- Associated Press - Thursday, March 26, 2015

COLUMBIA, S.C. (AP) - A bill that would keep secret the names of companies that sell execution drugs to South Carolina died Thursday in a Senate committee, but the idea remains alive in the Legislature.

The Senate Corrections and Penology Committee voted 7-7 on the bill Thursday, preventing it from passing.

Voting against it were Democrats who thought condemned inmates should know who makes the drugs that are supposed to kill them and conservatives who thought the state should wait for legal challenges elsewhere to be resolved first.

State prison officials favor the bill because they said South Carolina has run out of one of its three lethal injection drugs, the anesthetic pentobarbital, and negotiations with pharmaceutical companies are going nowhere.

“The conversation usually stops when we tell them we are a Department of Corrections and why we want the drugs,” Corrections Department Director Bryan Stirling said.

The committee’s vote doesn’t kill the idea. Sen. Mike Fair is trying to get a similar proposal passed as part of the budget, and a companion bill has been introduced in the House.

The legislation was patterned after laws enacted in other states that have run into problems obtaining execution drugs. But some of those laws have been challenged in court. Also, next month the U.S. Supreme Court is hearing a case from Oklahoma about whether the three drugs it uses to kill inmates violate the U.S. Constitution’s ban on cruel and unusual punishment.

Sen. Tom Davis, R-Beaufort, joined Democrats in voting against the bill. He was worried in part about hiding the companies that sell drugs used in a public execution, but also wanted to see how the court cases shake out.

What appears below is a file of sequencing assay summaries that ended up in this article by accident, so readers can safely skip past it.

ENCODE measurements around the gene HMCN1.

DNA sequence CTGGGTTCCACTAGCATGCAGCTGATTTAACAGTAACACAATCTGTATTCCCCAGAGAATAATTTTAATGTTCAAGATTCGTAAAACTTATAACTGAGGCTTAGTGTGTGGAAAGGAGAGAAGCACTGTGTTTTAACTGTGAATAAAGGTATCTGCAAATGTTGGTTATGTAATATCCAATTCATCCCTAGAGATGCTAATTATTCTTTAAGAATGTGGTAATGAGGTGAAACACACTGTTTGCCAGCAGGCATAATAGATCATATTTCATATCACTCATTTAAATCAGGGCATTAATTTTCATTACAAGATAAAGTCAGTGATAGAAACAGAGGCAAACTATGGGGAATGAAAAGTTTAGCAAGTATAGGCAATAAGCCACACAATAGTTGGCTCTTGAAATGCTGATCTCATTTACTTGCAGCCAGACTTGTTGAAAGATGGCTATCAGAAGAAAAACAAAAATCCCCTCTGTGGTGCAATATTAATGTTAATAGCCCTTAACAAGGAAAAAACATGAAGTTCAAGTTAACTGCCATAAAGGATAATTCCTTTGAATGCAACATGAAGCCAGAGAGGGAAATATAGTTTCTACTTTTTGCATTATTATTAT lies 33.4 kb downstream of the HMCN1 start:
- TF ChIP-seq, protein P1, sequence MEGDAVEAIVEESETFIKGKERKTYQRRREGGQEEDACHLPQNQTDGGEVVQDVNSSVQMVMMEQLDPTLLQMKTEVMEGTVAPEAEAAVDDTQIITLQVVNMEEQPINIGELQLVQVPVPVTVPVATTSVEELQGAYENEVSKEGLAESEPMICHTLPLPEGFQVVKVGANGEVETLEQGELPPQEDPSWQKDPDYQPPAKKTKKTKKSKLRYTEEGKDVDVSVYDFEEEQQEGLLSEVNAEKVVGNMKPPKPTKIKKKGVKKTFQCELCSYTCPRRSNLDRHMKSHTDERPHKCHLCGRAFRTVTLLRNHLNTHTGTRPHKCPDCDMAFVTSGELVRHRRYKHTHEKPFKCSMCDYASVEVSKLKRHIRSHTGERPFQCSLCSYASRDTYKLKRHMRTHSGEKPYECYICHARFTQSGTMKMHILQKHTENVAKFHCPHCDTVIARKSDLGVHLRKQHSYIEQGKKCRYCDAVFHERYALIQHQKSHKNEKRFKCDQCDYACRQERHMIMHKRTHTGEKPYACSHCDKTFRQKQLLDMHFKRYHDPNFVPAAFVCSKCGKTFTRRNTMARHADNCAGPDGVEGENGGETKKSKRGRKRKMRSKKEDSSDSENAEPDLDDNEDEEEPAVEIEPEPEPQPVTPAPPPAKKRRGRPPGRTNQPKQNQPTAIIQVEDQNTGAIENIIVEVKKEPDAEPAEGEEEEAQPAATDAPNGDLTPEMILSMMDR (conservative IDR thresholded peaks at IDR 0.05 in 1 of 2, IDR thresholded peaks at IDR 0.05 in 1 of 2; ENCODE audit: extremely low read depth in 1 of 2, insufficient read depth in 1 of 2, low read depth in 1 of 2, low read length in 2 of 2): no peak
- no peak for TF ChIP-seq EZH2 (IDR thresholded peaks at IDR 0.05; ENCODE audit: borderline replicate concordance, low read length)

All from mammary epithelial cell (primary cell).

Speaking against the bill Thursday was a defense attorney organization that said the best way to make sure companies sell the best quality execution drugs is to keep the process public. The state’s Death Penalty Resource and Defense Center urged lawmakers to take their time and see what happens in courts, while a Catholic organization likened the ever-changing mixture of drugs other states are using to execute inmates to human experiments.

The panel approved an amendment by Sen. Karl Allen allowing companies that sold bad execution drugs to South Carolina to be held responsible. The Democrat from Greenville then voted against the bill, saying the constitutional rights of all inmates must be protected.

“At least they get the dignity of the Eighth Amendment,” Allen said.

Fair, who is pushing the bill, said if the state has always kept secret the names of the doctors and nurses involved in execution, why shouldn’t that confidentiality extend to who provides the drugs.

“There is no intent to hide anything from the person being executed or the defense team,” said Fair, R-Greenville. “All that could be given to them confidentially.”

South Carolina has executed 43 people since the death penalty was reinstated in 1977, but just one inmate since May 2009.


Follow Jeffrey Collins on Twitter at https://twitter.com/JSCollinsAP

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